Enron Fibs about Lobbying Money

Embattled energy company Enron has revealed that it spent about three
times as much on lobbying in the first half of 2001 as it first
reported, according to an amended report the company filed with
Congress on March 1. The revision comes a little more than a month
after the non-partisan Center for Responsive Politics notified the
Secretary of the Senate and the Clerk of the House that Enron had
underreported its lobbying expenditures by at least 50 percent.

Enron's amended report, filed with Secretary of the Senate Jeri Thomson
and Clerk of the House Jeff Trandahl, shows that the company spent
$2.46 million on lobbying in the first six months of 2001, exceeding
its reported lobbying expenditures for all of 2000 ($2.1 million) and
1999 ($1.9 million). The company's original report stated that it had
spent $825,000 from January to June of 2001.

A letter from Enron's lawyer accompanying the amended filing raises
questions about the company's confidence in its own report -- which was
filed unsigned -- and alludes to the company's financial and legal
troubles. "We understand that Enron exercised great diligence in
preparing this amendment in an effort to accurately revise the
information contained in the original filing," wrote Enron attorney
Kenneth Gross. "However, there is no current employee who has personal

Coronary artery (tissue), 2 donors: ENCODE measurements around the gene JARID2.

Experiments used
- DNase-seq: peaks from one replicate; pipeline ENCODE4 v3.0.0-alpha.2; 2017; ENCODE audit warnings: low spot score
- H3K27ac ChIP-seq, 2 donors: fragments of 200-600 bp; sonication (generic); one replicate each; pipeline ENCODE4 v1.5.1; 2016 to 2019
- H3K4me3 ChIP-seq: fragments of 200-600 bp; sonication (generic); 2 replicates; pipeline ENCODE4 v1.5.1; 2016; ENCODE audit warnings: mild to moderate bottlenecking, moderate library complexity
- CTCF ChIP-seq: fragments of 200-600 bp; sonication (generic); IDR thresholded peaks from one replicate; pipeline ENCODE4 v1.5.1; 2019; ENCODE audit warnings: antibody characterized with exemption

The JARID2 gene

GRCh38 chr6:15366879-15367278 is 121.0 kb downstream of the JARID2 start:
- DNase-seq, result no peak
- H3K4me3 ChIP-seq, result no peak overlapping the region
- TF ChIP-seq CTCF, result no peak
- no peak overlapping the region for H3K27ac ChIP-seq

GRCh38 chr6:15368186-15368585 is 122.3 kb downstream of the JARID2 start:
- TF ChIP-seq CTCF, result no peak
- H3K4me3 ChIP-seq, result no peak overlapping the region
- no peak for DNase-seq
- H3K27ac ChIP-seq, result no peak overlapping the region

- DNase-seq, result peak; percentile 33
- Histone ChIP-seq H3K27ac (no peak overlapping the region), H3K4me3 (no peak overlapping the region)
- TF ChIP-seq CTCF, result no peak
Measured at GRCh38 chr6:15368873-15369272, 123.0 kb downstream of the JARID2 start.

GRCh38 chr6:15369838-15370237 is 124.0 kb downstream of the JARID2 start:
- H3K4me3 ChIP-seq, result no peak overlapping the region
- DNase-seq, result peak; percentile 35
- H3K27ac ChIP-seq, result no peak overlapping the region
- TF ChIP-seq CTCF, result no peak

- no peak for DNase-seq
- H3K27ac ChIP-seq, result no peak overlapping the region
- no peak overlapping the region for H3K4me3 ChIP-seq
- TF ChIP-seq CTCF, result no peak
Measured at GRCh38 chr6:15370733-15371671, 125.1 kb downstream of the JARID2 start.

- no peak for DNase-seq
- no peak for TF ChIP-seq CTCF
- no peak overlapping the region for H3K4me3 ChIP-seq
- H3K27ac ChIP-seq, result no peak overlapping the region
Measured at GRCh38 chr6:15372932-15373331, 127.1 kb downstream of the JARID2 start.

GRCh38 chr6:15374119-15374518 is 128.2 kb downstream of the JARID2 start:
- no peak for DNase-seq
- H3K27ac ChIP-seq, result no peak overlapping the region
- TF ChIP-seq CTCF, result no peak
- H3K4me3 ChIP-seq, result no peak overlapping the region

knowledge of much of the activity disclosed and no one is in a position
to sign the report on behalf of Enron.

"Unfortunately, virtually all the Enron employees who worked in the
Washington, D.C. office are no longer with the company," the letter
reads. "Moreover, those employees who are still with the company are
exposed for actions taken on behalf of Enron without indemnity or
director and officer liability coverage. We are advised that once
issues regarding indemnity and director and officer liability coverage
are resolved, then a company official will be in a position to submit a
signed copy of the report and will do so at that time."

The Center revealed in January that although Enron reported spending
$825,000 on lobbying in the first six months of last year, at least 16
outside lobbying firms reported income from Enron totaling no less than
$1,855,000 over the same period.

The Center sent a letter to Ms. Thomson and Mr. Trandahl complaining of
Enron's apparent violation of lobbyist reporting requirements under the
Lobbying Disclosure Act. The act requires companies to file semi-annual
lobbying reports with the Secretary of the Senate and the Clerk of the
House that identify their overall lobbying expenditures, including
payments to outside lobbying firms. Lobbying firms must reveal the
amount of income they receive from their clients.

The Secretary of the Senate's office notified the Center that it would
inquire with Enron about apparent discrepancies in the company's
initial filing. Enron's amended report was a response to that inquiry.

Click here to view the full report, including additional resources.

Steve Weiss is the communications director for the Center for Responsive Politics.

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